Producing your own professional mix is simple once you have the right tools. First and foremost hardware is needed. You will need to have a basic PC with a CD burner (labeled CDR, CDR+, or CD-RW), a sound card (it may be built in and is not labeled PC speaker) with a microphone and audio out port. The CD burner will be used to create your mixes while the microphone will be used to record additional audio.
The software you use will determine how easy and professional your mix will be. Although there are different kinds of software that can edit and rip music, the following is a list of what you want your software to perform:Burning software:
Software that will copy your audio compilation from your computer to an audio CD.Ripping software:
Software that will copy your selected songs to the computer for editing. It is also necessary if you plan to rip audio from movies.Audio conversion:
You will need a software that can convert your audio from one format to another if necessary, MP3 to WAV and vice-versa.Outsource of audio clips:
You might need audio clips for transitions which could be an explosion, record scratch, car crash, etc. Editing software:
The most important software needed. This software will ideally allow you to change the speed of a song, link a number of songs together, cut or edit length of music, etc.
Although there may be dozens of software available, we will list the software that will be used for our example: Burning software:
Roxio Media Creator 7.0 link Ripping software:
Winamp 5.0x (registered) for music CDs link
DVD-2-DIVX for moviesAudio conversion:
Winamp 5.0x for converting MP3 to WAV and DivX movies to WAV audio link
Roxio Media Creator 7.0 for converting WAV to MP3 link Outsource of audio clips:
The Internet for searching .wav files using a search engine.Editing Software:
Sonic Foundry Acid 4.0 link
For our example, we will create a mix that has a disco theme to it. We've selected the following audio clips for our theme:
"Disco Stu likes Disco Music.
"How you doin?
We've also selected the following songs and movies for our mix:
Johnny Polanco & Su Conjunto - Guaguanco con Rumba
Bee Gees - Disco Inferno
Bee Gees - Staying Alive
First, we'll need to register and set up Winamp. After typing in our registry key under the preferences menu, we have to set up where the music is saved to. Click on "CD Ripping" under the preferences menu and click on the "Output File Setting" tab. Now select the location where you would like your music saved to. Clicking on the "Encoder" tab, you can set the file output to MP3. Now we're ready to go. We start by ripping "Guaguanco con Rumba" from the CD "Pa'l bailador." After inserting the CD into our CD drive and loading it into Winamp, we select the track that the song is on and rip the song to the computer in MP3 format. We do the same for "Disco Inferno" and "Staying Alive."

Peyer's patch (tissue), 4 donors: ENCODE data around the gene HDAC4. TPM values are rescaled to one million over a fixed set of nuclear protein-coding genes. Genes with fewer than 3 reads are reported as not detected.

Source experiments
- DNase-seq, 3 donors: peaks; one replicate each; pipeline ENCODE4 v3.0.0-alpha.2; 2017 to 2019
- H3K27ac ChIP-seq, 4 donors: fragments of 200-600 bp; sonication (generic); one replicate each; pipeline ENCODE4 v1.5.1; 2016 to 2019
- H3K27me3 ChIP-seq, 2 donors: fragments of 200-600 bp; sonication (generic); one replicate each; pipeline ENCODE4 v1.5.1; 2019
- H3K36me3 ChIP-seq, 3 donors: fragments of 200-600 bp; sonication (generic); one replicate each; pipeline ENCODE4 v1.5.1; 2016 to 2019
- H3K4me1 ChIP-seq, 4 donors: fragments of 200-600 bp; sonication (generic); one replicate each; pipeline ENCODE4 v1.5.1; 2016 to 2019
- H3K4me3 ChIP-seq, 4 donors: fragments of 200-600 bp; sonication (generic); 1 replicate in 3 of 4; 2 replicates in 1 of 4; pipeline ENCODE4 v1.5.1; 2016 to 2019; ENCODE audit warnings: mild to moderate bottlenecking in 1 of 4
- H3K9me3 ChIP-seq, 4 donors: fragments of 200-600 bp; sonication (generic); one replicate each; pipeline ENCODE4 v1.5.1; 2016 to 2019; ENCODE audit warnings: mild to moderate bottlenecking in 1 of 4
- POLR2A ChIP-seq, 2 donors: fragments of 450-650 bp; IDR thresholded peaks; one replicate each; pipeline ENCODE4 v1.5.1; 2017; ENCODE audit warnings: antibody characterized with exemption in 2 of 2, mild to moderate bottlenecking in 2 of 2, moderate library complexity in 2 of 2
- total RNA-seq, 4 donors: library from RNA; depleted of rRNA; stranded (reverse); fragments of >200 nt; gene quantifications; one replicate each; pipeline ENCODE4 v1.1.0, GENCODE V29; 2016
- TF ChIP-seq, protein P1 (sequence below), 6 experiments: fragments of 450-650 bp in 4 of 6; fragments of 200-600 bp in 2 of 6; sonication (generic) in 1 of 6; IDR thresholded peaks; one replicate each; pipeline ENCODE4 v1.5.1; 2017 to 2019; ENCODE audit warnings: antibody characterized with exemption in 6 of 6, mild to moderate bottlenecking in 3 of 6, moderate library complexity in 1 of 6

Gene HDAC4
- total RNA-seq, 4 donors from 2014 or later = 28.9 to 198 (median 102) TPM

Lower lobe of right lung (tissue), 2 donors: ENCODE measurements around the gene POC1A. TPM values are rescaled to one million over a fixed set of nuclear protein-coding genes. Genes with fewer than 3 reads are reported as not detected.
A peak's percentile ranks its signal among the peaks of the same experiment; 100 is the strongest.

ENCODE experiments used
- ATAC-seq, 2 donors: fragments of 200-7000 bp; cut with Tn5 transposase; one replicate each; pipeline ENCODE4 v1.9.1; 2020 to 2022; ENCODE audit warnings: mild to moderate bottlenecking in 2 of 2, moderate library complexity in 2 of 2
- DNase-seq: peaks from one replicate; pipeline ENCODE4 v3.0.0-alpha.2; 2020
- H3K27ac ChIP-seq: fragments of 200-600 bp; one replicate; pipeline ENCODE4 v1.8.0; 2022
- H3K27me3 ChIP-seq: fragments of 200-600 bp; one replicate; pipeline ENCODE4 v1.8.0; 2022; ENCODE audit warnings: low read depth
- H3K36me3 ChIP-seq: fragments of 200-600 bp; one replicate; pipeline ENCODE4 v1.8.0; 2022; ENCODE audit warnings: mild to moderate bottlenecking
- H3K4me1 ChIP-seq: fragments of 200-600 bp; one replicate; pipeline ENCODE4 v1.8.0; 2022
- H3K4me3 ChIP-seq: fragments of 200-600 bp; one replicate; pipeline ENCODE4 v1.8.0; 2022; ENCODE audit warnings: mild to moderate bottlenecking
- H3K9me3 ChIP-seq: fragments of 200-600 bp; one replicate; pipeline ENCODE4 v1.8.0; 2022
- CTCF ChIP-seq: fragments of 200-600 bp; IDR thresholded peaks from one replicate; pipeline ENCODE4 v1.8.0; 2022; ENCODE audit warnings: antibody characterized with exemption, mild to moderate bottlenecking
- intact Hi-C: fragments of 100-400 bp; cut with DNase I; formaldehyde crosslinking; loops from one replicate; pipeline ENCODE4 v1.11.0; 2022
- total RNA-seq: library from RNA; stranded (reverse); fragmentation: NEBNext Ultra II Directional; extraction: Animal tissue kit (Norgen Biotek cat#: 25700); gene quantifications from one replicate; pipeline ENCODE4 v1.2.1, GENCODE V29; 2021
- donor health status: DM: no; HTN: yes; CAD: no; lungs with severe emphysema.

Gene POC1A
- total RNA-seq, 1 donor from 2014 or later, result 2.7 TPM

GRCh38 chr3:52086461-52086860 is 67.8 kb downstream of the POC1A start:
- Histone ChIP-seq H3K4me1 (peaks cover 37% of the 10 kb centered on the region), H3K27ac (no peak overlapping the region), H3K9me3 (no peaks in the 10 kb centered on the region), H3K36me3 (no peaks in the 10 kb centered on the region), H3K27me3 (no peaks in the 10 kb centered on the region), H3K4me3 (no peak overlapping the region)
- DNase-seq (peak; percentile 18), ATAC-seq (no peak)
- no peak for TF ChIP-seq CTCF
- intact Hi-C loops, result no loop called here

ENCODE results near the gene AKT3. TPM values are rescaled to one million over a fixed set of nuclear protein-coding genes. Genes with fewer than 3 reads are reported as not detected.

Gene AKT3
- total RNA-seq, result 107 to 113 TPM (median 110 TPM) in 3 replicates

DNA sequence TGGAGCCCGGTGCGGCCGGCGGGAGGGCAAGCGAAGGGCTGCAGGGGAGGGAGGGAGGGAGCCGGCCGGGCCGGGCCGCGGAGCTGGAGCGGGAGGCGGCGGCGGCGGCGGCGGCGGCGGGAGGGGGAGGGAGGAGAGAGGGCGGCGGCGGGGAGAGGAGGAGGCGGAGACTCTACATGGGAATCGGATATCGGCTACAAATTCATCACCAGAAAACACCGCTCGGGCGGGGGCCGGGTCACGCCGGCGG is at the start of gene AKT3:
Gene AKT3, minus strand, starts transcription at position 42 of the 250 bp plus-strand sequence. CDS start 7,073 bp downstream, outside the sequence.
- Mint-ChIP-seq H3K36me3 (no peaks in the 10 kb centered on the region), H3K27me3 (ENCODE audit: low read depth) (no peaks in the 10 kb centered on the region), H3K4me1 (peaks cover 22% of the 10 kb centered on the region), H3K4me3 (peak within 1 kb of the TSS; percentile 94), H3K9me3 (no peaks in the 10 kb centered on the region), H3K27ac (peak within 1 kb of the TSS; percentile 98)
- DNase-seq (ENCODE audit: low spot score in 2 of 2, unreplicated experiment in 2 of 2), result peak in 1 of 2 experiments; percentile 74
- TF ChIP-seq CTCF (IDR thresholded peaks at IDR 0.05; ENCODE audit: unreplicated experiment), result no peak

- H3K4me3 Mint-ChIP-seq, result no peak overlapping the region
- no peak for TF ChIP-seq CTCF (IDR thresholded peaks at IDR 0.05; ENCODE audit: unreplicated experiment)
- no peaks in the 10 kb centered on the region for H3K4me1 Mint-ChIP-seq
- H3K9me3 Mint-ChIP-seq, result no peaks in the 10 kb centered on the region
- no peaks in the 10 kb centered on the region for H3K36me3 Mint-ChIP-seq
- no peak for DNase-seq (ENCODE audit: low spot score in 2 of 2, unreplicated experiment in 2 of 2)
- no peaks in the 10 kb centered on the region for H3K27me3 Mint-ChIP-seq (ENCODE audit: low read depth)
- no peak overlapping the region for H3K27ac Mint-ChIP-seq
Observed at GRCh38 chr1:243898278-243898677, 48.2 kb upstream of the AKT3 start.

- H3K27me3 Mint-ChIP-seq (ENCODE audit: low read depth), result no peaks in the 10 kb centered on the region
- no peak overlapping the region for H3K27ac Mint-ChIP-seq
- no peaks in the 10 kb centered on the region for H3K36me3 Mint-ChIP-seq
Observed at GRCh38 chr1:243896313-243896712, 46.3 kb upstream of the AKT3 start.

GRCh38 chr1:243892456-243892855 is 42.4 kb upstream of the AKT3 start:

In order to rip audio clips from movies, we have to copy a portion of the movie to the computer using DVD-2-Divx. Although the mix we created used audio clips from the internet, the ripping of audio from DVDs would go something like this: following the instructions in DVD-2-Divx, set up your rip session for your movie. Once the movie has been ripped to AVI, use Winamp to rip the audio from the movie clip. This is done by going to the preferences menu and clicking on the output. Change the output to [out_disk.dll] and select the destination of the rip. Be aware that the output will be in WAV format. Once done, we can cut out most of the audio that we do not need with Roxio's Sound Editor. Load the wav file with the program and cut out the parts of the song you do not need then save it as an MP3. You do not have to be perfect in cutting out the parts; this will be done with Sonic Foundry.
The audio clips were found by searching .wav files under a search engine. After going across a number of sites, we found the clips for free and downloaded them to our computer.
We also used audio clips from internet videos. Using the same steps in Winamp, rip the movie file's audio to the computer from the [out_disk.dll] output under the preferences menu.
Now that we have all of the audio sources we used Sonic Foundry to piece together or mix. After loading up the program, we load all of the audio clips. With some fancy work, we set up our clips in the following way:
Once we have the music ready, we have to write the audio into one MP3 file. In order for this to work, we have to route the output audio to the microphone jack. We then clicked on the "record" button and write the music to a file. Be aware that if the hardware is set up incorrectly, the file that comes out will have no audio.